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Dow falls 700 points as coronavirus infections rise and hopes fade for stimulus talks



Wall Street sank on Monday as hopes of a new round of fiscal aid were dashed and the number of new coronavirus cases rose by 79,303 new cases on Friday.

The Dow Jones industrial average fell more than 720 points by mid-morning, with the S&P 500 down 1.97% and the Nasdaq Composite down 1.6%.

The total number of coronavirus cases reached 8.6 million, with more than 225,000 deaths and a growing number of hospitalizations.

White House Chief of Staff Mark Meadows told CNN on Sunday that the Trump administration would “defeat”

; the pandemic, “because we are Americans.”

“What we need to do is make sure we fight therapists and vaccines, take appropriate mitigation factors in terms of social distancing, and mask when we can,” Meadows said. “It’s an infected virus, just like the flu.”

The decline in stocks also comes amid stagnant hopes for a final agreement on a new round of fiscal assistance for the millions of families affected by the coronavirus pandemic.

Talks between Parliament Speaker Nancy Pelosi, California and Treasury Secretary Stephen Mnuchin “have certainly slowed down,” White House economic adviser Larry Kudlow told CNBC on Monday morning. “We are close, but there are still important political issues that divide us.”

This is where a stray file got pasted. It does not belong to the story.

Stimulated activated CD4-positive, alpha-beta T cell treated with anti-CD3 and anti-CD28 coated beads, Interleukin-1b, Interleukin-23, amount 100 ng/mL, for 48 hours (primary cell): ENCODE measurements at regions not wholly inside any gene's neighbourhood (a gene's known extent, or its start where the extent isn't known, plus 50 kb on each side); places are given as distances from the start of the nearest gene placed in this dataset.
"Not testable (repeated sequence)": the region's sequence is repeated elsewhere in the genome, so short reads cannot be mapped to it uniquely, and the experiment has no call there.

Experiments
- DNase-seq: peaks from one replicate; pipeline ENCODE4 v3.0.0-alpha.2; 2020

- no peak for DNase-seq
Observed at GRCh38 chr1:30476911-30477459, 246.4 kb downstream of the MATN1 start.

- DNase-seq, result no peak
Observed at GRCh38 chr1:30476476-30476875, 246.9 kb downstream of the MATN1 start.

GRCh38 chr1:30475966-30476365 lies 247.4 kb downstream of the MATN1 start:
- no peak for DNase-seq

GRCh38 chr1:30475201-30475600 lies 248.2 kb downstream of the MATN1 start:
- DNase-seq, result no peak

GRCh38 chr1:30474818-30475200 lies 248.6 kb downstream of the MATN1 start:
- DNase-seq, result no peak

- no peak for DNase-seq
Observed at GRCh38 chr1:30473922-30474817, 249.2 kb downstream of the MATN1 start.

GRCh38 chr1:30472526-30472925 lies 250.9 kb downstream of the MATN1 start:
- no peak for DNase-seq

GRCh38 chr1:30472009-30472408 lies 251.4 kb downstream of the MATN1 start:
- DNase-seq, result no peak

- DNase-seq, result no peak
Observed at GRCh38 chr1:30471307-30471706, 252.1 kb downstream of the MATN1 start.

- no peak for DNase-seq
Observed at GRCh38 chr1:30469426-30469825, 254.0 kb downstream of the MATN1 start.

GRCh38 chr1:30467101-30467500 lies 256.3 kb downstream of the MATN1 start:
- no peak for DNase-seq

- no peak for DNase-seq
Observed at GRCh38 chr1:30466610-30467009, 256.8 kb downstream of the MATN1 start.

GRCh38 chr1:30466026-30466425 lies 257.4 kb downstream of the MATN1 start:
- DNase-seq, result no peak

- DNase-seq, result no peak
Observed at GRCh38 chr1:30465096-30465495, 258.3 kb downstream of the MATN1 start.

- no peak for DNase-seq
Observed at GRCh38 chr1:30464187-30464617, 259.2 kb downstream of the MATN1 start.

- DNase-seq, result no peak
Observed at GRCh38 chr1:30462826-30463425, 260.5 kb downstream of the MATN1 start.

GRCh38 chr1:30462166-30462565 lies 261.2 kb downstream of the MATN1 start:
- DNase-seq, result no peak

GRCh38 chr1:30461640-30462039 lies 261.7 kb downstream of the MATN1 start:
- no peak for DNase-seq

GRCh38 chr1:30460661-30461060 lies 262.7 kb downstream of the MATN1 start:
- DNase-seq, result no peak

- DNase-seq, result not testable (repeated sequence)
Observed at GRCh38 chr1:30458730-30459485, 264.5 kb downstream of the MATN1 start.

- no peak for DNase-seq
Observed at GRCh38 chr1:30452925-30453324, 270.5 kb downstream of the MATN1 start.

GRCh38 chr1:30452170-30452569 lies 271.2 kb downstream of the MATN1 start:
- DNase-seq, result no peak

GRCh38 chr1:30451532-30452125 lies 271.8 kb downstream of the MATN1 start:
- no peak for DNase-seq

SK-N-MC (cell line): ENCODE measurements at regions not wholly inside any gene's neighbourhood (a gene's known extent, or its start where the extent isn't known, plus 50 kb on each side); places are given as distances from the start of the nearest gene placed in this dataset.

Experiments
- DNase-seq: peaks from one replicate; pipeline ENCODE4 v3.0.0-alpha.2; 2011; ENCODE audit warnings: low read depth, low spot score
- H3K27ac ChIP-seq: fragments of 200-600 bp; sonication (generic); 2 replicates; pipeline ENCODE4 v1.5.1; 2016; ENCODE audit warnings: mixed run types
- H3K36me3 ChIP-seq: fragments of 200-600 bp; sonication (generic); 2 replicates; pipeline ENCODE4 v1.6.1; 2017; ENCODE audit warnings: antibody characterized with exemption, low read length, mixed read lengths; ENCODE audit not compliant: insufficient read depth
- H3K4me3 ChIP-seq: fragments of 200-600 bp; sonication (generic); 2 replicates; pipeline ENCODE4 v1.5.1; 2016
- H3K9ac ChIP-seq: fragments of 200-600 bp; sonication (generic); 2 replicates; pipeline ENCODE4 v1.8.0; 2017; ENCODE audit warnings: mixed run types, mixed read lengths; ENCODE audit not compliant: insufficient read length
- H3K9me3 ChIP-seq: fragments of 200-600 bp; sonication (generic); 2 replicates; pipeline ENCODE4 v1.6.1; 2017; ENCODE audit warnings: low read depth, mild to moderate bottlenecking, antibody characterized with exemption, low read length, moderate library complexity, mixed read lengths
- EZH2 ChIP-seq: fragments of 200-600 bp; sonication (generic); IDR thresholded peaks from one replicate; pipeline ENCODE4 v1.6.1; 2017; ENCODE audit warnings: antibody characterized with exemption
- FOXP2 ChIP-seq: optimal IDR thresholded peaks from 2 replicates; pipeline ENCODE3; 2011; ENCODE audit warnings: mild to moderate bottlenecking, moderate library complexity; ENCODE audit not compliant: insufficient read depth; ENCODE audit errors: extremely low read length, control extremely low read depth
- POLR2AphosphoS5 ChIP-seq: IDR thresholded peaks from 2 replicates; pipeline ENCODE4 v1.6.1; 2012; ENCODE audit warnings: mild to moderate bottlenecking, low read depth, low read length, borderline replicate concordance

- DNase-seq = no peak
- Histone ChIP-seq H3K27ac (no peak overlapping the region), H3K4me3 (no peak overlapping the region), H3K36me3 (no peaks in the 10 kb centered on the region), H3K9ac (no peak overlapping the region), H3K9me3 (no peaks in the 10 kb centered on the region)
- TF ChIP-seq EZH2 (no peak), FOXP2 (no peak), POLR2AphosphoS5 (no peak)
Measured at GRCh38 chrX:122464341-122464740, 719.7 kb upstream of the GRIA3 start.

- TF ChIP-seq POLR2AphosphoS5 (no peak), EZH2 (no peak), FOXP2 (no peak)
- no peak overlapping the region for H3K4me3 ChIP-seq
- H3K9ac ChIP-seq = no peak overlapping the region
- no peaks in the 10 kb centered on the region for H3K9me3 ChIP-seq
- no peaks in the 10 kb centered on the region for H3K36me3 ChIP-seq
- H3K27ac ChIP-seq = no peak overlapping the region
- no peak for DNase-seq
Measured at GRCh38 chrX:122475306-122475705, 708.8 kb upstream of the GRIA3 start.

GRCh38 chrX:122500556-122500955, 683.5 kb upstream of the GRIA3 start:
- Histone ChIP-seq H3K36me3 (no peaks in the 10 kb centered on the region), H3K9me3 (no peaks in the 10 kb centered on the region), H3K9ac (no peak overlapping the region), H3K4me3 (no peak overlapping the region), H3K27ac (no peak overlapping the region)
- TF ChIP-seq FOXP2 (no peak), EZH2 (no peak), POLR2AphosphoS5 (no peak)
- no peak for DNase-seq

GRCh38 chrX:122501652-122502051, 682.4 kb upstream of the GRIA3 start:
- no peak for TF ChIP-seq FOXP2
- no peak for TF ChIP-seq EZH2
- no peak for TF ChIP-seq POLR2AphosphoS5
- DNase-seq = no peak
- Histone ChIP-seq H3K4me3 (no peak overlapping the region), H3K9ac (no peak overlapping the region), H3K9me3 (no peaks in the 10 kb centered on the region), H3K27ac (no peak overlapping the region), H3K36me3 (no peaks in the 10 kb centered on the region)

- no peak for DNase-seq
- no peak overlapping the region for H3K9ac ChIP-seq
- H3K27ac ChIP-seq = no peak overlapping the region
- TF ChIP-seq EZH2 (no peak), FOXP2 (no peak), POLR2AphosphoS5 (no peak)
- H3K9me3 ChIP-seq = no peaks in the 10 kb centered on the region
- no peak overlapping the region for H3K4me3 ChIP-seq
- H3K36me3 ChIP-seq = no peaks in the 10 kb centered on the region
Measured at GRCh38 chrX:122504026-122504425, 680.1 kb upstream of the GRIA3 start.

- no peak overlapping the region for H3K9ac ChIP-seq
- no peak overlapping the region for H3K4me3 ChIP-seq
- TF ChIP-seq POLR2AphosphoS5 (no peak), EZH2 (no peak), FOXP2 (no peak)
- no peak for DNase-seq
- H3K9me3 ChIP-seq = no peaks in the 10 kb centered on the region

“I think the recovery, although there is a lot more work … is probably going faster than most people thought,” Kudlow added.

The travel and hospitality sector suffered the most on Monday, with Wynn Resorts down 5.5 percent in the morning trading session, American Airlines down 6 percent and Norwegian Cruise Lines down nearly 9 percent.

Technical stocks also fluctuated after SAP, one of Europe’s key software companies, reduced its outlook for 2020 amid signs that businesses are cutting costs.

This is the last full week before election day, and the economy remains a priority for both presidential candidates as they end their campaigns amid rapidly growing economic uncertainty.

An increasing number of Wall Street participants have come to the conclusion that the “blue wave” in November is the country’s best shot for economic recovery. While markets generally favor lower tax rates and regulations, which are a hallmark of the Republican administration, the unprecedented job losses and economic disruptions caused by the coronavirus pandemic have left many watchdogs concluding that a united government could be more better prepared to provide critical fiscal support bitter guerrilla congress can not.


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